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MA 15 - Lung Cancer Biology II (ID 670)
- Event: WCLC 2017
- Type: Mini Oral
- Track: Biology/Pathology
- Presentations: 1
MA 15.09 - Circumferential Distribution and Distance from Main Tumor of Tumor Spread Through Air Spaces (STAS) Are Prognostic (ID 10143)
15:45 - 17:30 | Presenting Author(s): Koji Kameda
The prognostic impact of the presence of tumor spread through air spaces (STAS) has been reported in lung adenocarcinoma (ADC). The aim of this study is to investigate the prognostic impact of the distribution, distance from the primary tumor, and quantification of STAS.
A cohort of 394 patients with pathologic stage I lung ADC (2012-2014) were investigated. The distribution of STAS around the tumor was classified into focal or circumferential. The distance of STAS was evaluated by counting the number of air spaces between the farthest STAS and the tumor edge. STAS was quantified by counting the number of STAS areas in the three most STAS- dense 20x high power fields (HPFs). The recurrence free probability (RFP) was analyzed by the Kaplan-Meier method with a log-rank test.
STAS was present in 211 (54%) cases. The presence of STAS was associated with a higher risk of recurrence (5-y RFP in STAS-positive vs. STAS-negative; 78% vs 90%, p<0.001, Fig 1A). Circumferential STAS was associated with a higher risk of recurrence than focal STAS (5-y RFP in circumferential vs. focal; 67% vs 87%, p=0.027, Fig 1B). A longer distance of STAS was associated with a higher risk of recurrence (5-y RFP >7 alveoli vs.≤7 alveoli, 69% vs. 91%, p=0.003, Fig 1C). Quantification of STAS was not prognostic (5-y RFP in >3/HPFs vs. ≤3/HPFs, 75% vs. 88 %, p=0.15). Figure 1 X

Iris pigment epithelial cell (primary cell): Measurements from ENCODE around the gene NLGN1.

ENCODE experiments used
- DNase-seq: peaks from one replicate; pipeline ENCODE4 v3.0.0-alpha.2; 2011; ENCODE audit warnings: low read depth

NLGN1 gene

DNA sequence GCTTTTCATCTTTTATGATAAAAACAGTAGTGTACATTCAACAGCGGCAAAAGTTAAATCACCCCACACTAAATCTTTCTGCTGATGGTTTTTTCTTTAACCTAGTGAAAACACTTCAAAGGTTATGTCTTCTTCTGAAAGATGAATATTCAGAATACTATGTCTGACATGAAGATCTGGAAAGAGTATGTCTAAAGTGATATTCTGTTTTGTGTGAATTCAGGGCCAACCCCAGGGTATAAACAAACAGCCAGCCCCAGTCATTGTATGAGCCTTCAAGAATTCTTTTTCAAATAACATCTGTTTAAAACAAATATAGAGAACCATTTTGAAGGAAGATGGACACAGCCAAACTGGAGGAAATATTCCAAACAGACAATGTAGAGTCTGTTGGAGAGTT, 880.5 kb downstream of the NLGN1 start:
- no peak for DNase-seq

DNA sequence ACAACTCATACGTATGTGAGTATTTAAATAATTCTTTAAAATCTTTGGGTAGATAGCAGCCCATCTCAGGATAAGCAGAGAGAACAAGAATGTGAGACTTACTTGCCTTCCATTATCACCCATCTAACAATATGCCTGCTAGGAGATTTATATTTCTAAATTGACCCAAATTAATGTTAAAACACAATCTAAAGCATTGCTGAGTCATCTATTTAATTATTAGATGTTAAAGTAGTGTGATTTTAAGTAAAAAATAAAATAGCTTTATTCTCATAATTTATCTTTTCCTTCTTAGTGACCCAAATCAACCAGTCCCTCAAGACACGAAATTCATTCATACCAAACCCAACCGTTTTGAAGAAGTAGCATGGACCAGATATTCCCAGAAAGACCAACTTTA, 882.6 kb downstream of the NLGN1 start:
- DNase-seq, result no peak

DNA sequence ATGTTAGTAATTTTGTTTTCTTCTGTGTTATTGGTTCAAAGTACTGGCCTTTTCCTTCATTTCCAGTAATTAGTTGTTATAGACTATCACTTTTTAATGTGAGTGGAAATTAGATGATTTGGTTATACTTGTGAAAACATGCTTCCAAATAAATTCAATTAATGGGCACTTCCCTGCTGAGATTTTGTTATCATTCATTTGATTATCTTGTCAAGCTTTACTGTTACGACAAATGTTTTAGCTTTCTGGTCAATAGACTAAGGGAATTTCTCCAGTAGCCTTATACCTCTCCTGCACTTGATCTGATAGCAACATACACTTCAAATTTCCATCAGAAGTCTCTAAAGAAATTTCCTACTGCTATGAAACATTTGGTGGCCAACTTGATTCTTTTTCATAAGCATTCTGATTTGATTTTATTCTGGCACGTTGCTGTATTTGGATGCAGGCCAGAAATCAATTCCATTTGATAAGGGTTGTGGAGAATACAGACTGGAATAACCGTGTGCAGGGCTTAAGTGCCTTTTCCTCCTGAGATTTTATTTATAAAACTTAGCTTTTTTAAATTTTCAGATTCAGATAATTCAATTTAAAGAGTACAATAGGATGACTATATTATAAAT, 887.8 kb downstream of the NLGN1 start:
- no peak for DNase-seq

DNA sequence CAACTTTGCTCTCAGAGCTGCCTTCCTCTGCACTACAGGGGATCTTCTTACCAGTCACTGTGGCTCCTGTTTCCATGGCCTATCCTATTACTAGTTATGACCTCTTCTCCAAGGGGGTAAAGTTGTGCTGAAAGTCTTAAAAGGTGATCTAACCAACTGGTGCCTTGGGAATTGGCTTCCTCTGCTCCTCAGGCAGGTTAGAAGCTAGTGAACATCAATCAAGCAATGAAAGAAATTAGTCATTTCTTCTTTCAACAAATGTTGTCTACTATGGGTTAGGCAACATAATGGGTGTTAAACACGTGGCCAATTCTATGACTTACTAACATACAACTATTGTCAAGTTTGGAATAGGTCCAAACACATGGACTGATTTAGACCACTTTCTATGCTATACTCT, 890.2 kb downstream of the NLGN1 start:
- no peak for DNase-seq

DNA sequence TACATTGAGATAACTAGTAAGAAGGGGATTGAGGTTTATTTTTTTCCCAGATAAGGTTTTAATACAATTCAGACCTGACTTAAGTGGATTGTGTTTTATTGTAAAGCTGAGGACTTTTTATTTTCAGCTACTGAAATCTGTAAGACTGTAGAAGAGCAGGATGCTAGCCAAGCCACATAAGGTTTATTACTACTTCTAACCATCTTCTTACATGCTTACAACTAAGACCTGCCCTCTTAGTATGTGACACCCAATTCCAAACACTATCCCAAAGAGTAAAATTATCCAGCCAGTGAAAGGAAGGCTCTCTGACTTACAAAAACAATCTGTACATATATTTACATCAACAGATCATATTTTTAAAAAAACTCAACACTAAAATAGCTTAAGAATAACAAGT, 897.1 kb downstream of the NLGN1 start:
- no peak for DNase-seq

Beyond just the presence of STAS, the distribution and distance of STAS can further stratify the risk of recurrence in stage I lung ADC.
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P3.13 - Radiology/Staging/Screening (ID 729)
- Event: WCLC 2017
- Type: Poster Session with Presenters Present
- Track: Radiology/Staging/Screening
- Presentations: 1
- Coordinates: 10/18/2017, 09:30 - 16:00, Exhibit Hall (Hall B + C)
P3.13-019 - Preoperative Needle Biopsy Does Not Increase the Risk of Pleural Recurrence in ≤3cm Lung Adenocarcinoma (ID 9526)
09:30 - 16:00 | Presenting Author(s): Koji Kameda
Percutaneous transthoracic needle biopsy (NB) has been widely used for the preoperative diagnosis of lung nodules. It has been proposed that the risk of pleural recurrence is high following lung resection in patients who underwent preoperative NB for sub-pleural nodules (Kashiwabara, et al. Cancer Invest 2016; Wang, et al. Sci Rep 2017). The aim of this study is to investigate the prognostic impact of preoperative NB for pleural recurrence in patients with early-stage lung adenocarcinoma (ADC).
Patients who underwent lung resection for pathologic stage I (≤3cm) lung ADC were included in the analysis (1995-2014, n=992; NB group 626 patients and no-NB group 366 patients). We compared the clinicopathologic characteristics and recurrence free probability (RFP, separately analyzed for any, locoregional, pleural, and distant recurrence) between NB and no-NB groups. The risk of pleural recurrence was evaluated in tumors both with and without visceral pleural invasion (VPI).
The NB cohort was associated with older age and larger tumor size compared to the no-NB cohort (p<0.05). There was no statistical difference in the incidence of VPI (VPI in NB, 12% vs. VPI in non-NB, 15%, p=0.2). In RFP analysis by Kaplan-Meier method with log-rank test, there was no statistical difference between NB and no-NB groups (NB vs. non-NB: 5-year RFP for any recurrence, 86% vs. 86%, p=0.8; locoregional recurrence, 93% vs. 94%, p=0.7; pleural recurrence, 98% vs. 96%, p=0.14; and distant recurrence 94% vs. 93%, p=1). In tumors both with and without VPI (n=128 and n=864, respectively), the risk of pleural recurrence was not higher after NB (Figure; 5-year RFP for pleural recurrence [NB vs. no-NB]: VPI positive, 93% vs. 83%, p=0.3; VPI negative, 98% vs. 97%, p=0.4). Figure 1
Preoperative needle biopsy was not associated with an increased risk of pleural recurrence following lung resection.